And so, as all who have followed the fortunes of Newmarket’s most iconic training stable knew it would, Warren Place, cradle of so many champions, has sent out its final runner bearing the initials of the training genius with which it will be forever associated.
The Henry Cecil connection with Warren Place, which stretched back almost four decades, ended on the other side of the world at the weekend when his widow Jane saddled the last runner to carry the HRAC initialled sheet at Woodbine racecourse in Canada.
Back in 1977 when Cecil sent out his first runners few thought he could enjoy the same sort of success his then father-in-law Sir Noel Murless, from who he had taken over the yard, had during a glorious Newmarket career that began in 1953 when he moved to Headquarters from Beckhampton.
Warren Place had been created nearly 30 years before that by trainer Sam Darling, who built it close to the one-time stud farm Warren Towers. It was described at the time as “the most up to date stables in Newmarket.”
In 1946 Darling sold Warren Place to the Maharajah of Baroda who installed Sam Armstrong as his trainer. When Armstrong relocated to St Gatien, it was Noel Murless, already a Classic winning trainer, who became the new incumbent at Warren Place and so began the yard’s glory years as the partnership between Murless and the riding genius that was Lester Piggott took off.
By the time he retired in 1976 Murless had trained 19 domestic Classic winners including greats like Crepello, Royal Palace and Petite Etoile, and countless others.
Cecil, the new master of Warren Place, was to take the yard to new heights and cement its place in turf history. The first Classic winner he trained there was 1000 Guineas winner, One in a Million, in 1979, and in 1987, he sent out 180 winners – obliterating John Day’s record of 146 in 1867. The yard found champions season after season, Slip Anchor, Reference Point, Oath, Commander-in-Chief, Old Vic, Ardross, Le Moss, Bosra Sham, Indian Skimmer, Oh So Sharp, Diminuendo, the list goes on, with the very best of them in the majestic shape of Frankel, whose brilliance was to consummate one of the great training careers in history.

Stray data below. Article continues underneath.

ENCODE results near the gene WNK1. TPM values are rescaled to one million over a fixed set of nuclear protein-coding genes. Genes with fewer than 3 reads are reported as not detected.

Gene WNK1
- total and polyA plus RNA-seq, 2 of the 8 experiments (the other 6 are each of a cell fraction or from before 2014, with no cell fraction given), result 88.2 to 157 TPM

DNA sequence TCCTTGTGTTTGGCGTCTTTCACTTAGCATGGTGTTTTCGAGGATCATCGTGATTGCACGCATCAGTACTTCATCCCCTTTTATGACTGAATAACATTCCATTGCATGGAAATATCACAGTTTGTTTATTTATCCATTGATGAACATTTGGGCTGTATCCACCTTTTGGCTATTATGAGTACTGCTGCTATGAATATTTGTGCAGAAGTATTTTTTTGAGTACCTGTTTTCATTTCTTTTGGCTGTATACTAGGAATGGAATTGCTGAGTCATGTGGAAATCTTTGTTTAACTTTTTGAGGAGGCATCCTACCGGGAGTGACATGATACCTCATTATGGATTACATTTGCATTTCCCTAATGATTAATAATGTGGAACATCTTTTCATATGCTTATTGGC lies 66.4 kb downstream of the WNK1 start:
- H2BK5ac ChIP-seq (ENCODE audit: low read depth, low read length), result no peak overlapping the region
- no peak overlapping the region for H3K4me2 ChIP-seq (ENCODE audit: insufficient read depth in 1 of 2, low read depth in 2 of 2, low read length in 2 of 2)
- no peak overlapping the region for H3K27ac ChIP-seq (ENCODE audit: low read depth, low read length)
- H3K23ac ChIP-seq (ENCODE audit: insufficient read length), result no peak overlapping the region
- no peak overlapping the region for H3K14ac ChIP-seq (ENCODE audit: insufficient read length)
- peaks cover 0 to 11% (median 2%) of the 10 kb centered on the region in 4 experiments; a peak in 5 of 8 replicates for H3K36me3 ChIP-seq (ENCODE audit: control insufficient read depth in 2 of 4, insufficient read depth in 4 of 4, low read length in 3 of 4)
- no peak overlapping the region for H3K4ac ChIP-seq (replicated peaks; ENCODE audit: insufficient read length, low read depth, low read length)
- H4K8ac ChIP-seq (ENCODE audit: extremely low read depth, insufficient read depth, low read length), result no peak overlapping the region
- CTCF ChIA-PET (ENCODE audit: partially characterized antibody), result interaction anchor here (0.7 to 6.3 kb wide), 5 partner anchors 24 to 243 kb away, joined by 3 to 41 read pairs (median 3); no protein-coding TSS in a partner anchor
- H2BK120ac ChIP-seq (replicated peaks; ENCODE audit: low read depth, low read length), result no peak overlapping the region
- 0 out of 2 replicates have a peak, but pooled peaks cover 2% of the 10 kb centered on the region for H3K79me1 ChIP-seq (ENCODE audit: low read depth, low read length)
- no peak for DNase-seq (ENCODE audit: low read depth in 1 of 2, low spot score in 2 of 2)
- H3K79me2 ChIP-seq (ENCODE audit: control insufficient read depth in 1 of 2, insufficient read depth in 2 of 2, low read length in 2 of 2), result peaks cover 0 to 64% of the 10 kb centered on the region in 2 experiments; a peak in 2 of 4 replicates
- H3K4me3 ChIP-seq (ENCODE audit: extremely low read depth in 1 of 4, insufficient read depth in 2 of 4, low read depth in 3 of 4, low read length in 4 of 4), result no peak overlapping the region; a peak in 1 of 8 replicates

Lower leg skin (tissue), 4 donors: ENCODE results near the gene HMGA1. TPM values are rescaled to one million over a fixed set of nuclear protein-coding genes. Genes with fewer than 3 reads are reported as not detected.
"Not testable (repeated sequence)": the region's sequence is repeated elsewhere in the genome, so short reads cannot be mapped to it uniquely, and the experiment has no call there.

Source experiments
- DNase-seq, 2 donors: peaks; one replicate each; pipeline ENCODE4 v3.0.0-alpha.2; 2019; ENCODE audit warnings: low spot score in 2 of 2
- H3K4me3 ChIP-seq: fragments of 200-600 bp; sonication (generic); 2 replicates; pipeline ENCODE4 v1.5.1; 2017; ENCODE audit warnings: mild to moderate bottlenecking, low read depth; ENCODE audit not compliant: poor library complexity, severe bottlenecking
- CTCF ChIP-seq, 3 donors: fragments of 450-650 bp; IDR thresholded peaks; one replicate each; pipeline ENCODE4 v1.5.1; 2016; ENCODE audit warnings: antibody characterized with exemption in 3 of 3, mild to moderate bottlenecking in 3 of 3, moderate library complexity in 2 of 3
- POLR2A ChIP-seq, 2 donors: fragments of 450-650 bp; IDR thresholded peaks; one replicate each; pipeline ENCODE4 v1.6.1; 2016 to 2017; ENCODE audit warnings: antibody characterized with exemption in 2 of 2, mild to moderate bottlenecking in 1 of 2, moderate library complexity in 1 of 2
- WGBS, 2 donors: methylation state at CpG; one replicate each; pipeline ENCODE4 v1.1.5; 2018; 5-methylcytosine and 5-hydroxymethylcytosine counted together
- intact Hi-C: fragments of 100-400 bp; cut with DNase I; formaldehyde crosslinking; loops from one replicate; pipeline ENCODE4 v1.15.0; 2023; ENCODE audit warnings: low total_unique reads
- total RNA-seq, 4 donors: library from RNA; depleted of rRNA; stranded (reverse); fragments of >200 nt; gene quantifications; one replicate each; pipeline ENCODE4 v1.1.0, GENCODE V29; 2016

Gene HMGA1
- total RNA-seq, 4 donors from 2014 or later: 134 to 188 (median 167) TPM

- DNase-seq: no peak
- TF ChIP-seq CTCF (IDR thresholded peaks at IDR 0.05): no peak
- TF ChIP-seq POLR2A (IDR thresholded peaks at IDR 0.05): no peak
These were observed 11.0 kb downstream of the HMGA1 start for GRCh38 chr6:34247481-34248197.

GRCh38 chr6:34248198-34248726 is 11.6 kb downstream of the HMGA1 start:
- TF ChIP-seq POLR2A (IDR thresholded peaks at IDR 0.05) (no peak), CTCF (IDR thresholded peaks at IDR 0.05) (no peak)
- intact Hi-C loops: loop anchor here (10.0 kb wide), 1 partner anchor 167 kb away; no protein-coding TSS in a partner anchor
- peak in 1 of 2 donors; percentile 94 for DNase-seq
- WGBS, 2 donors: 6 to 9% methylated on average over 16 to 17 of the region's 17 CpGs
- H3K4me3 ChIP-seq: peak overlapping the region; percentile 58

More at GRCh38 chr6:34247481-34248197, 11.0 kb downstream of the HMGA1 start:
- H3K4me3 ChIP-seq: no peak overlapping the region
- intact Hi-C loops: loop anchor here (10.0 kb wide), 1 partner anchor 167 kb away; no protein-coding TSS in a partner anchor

When Frankel was retired and left Warren Place in 2012, it seemed Sir Henry’s final race was also run. And so it was. He lost his long battle with cancer and died in June the following year.
Lady Cecil took out a trainers’ licence and carried on the proud family tradition enjoying multiple Group 1 successes with Frankel’s brother, Noble Mission, including an emotion-packed Champions’ Day victory at Ascot, the course her late husband had made his own. But in a sport which owes so much to hopes and dreams her final runner, Western Reserve, could not quite deliver the fairy-tale ending to her training career as he faded in the final furlong to finish fourth behind Are You Kidding Me in the Grade 2 Autumn Stakes at Woodbine in Canada on Sunday.
Successful though it was, Lady Cecil’s tenure was never likely to be more than a temporary one. Warren Place, now the property of Sheikh Mohammed, waits to welcome a new tenant and a new dawn. But for the time being the boxes once occupied by a legion of Classic winners stand eerily empty, the banter of stable staff silenced, the characters gone.
But the memories will forever remain, woven into the very bricks and mortar of a yard which has seen triumph and disaster, delight and despair.
As long as the boxes stand, the links with Warren Place’s glorious past will remain and will always be part of the folklore of the town where those who were part of it will tell the stories, relive the memories and remember golden eras presided over by true racing legends.